Style Matters: An Examination of Roof Systems and Their Benefits

Examination of Roof Systems

Trying to decide on a new roof? Are you overwhelmed by the options available? This brief overview of roof systems will help.

Flat Roofs

So called flat roofs are typically not actually flat. The technical term is Low Slope Roofing. Slope is how the steepness of a roof is measured. The rise in inches over the length of one foot is used for Low Slope Roofing. A typical “flat” roof will have ¼” slope, the roof surface will rise by ¼” for every foot you travel away from the drainage point.

There are many types of Low Slope Roofing and slope can be anywhere from 1/16” in 1 ft up to ½” in 1 ft. Dead flat roofs do exist, but modern building code requires minimum ¼” in 1 ft slope.

Low Slope Roofing can be put in two categories. Asphalt Roofing and Single Ply Roofing.

Single Ply roofing is the most common and consists of a single layer of waterproofing membrane, typically over insulation. There are three main membranes used, EPDM (rubber), TPO, and PVC.

Single Ply Roofing


EPDM Roofing

EPDM has been around for a long time and is commonly called rubber roofing. It has a long history and proven track record.

EPDM typically is black in color, although white is available. Black roofs offer superior energy performance where buildings cost more to heat than to cool. The black membrane holds heat in the winter and can reduce heating costs.

EPDM roofs use glues and tapes at the seams and where pieces of membrane overlay the main membrane at corners and edges, and this technology has advanced very far in the last 30 years. A rubber roof is very reliable, easy to repair, and easy to maintain.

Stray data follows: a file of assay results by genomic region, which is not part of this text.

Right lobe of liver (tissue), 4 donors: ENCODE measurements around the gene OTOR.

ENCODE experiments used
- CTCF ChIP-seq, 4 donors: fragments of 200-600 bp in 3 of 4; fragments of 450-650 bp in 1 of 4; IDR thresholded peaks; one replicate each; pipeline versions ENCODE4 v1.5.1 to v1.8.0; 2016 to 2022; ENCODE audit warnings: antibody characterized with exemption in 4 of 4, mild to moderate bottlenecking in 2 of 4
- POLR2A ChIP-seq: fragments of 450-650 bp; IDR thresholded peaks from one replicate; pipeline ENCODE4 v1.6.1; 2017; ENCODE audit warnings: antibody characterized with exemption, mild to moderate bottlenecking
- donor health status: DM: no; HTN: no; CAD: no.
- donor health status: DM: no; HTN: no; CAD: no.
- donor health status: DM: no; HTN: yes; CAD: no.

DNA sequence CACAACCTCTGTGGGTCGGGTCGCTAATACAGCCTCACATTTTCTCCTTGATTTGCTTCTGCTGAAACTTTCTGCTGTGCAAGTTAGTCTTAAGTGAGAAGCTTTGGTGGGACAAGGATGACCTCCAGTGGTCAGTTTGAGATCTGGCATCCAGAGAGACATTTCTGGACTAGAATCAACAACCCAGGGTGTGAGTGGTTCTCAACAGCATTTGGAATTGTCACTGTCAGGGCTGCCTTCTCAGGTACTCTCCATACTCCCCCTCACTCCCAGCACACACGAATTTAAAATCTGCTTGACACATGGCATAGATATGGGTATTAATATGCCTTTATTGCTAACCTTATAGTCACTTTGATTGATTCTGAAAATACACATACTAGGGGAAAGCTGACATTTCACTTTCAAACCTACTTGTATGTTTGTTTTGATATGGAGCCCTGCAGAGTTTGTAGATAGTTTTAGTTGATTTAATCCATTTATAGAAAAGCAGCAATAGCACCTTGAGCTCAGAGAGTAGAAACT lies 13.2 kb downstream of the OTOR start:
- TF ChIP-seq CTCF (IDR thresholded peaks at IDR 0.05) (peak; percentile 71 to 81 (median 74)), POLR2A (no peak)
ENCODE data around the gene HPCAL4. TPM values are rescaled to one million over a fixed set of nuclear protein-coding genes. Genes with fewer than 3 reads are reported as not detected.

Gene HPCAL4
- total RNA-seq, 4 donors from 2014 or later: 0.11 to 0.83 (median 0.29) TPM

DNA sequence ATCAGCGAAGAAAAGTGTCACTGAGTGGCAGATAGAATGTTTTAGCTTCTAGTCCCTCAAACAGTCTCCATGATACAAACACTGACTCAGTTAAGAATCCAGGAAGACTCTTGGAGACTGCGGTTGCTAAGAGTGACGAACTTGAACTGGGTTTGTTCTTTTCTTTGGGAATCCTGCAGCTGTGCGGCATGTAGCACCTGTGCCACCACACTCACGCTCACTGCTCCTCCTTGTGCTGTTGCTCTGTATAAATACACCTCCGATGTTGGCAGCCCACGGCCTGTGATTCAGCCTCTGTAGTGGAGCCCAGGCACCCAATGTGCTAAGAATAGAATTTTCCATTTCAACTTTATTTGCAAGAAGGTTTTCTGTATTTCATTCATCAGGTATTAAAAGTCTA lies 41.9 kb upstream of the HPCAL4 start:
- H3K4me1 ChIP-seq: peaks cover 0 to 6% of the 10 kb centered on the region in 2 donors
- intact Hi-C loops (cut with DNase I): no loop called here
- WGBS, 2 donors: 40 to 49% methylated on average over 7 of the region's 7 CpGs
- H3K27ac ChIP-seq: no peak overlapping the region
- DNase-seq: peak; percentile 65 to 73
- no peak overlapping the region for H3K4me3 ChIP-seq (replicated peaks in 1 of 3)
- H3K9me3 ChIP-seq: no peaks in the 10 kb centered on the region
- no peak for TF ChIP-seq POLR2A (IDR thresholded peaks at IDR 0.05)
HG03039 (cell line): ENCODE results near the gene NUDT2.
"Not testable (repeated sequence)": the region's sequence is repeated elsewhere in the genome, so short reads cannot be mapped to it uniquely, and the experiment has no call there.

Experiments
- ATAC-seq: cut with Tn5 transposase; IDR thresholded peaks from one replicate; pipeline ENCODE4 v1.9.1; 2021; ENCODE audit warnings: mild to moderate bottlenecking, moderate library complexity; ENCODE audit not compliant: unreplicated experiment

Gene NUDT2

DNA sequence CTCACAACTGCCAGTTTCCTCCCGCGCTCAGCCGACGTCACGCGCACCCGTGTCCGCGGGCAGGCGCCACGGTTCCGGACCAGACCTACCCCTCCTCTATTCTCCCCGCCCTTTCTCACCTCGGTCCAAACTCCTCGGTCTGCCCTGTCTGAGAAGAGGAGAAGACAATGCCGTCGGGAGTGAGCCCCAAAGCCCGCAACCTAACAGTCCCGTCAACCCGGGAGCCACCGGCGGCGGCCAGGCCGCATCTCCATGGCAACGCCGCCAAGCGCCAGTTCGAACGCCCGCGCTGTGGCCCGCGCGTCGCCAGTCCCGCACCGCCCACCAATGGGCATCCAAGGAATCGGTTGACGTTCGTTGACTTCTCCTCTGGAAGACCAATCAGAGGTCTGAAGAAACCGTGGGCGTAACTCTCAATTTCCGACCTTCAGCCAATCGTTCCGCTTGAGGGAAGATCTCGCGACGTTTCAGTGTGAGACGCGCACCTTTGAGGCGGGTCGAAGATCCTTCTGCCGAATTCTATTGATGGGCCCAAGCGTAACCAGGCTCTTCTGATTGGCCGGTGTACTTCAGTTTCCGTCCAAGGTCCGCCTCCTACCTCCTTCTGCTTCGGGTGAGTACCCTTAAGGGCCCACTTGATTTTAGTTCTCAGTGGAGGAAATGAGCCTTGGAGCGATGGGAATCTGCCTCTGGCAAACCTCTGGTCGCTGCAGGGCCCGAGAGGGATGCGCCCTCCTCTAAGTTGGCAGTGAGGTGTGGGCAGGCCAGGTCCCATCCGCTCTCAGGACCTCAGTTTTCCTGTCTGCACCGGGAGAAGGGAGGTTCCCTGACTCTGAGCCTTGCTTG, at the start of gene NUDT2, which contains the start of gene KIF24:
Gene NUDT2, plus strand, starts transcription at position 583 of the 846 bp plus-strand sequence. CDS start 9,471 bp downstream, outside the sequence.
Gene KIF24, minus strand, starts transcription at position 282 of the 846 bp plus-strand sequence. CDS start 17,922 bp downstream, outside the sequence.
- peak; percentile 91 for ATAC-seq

However, EPDM gets less flexible as it ages and the membrane will shrink. This can cause issues that need to be repaired.

EPDM is moderately priced, and many different options are available within the category to meet most needs.

TPO Roofing 

TPO is a type of heat welded membrane. Heat welded membranes use hot air to melt the surfaces together and form a weld. It became popular in the US over the late 90s to late 2000s and now has the largest share of the low slope roofing market.

Typically, white, grey, or tan in color and some special colors are sometimes available. White TPO membranes can reduce energy costs in areas where cooling cost exceeds heating cost. The white membrane reflects heat and light and stays cool.

TPO is primarily heat welded either by hand or using a robot. There are also tapes that can be used for certain details, although they have only been available for 10 years or less.

TPO can be prone to cold welds when installed, even with skilled installers. A cold weld is when the membrane appears to have welded, but it has not welded properly and can come apart later. TPO can also be prone to algae growth and needs to be cleaned periodically to maximize the benefits of the reflective roof.

As the roof ages the membrane can be prone to deterioration from chalking of the top layer of the membrane. Chalking is when the membrane deteriorates into fine chalk like dust which is from the wearing away of the surface.

TPO is the least expensive type of low slope roofing and is common on all sizes of buildings and types of businesses.

PVC Roofing 


PVC is also a type of heat welded membrane. It is one of the oldest types of single ply roofing and quality PVC is known for having excellent performance.

PVC also typically comes in white, grey, or tan. White is the most common.

PVC excels at chemical resistance and is the most common choice of roofing for restaurants and many industrial applications. Grease will destroy almost all other kinds of roofing, but PVC is not damaged. Some types of PVC can also be installed on dead flat roofs.

Unfortunately, PVC will become more brittle as it ages and can crack or split. Cleaning can be needed to maintain the reflective properties. Algae growth is also common.

PVC is more expensive than EPDM or TPO. There are also many different options within this category and different types of PVC with varying performance are available.

Asphalt Roofing

Built Up Roofing 

Built Up Roofing, or BUR, consists of multiple layers of felt mopped with hot asphalt and then flood coated with asphalt and either gravel or aluminum coating. Roofing felts are not waterproof by themselves and in this system the asphalt provides the waterproofing while the felt provides reinforcement and support. Typically, 3-4 layers of felt are used.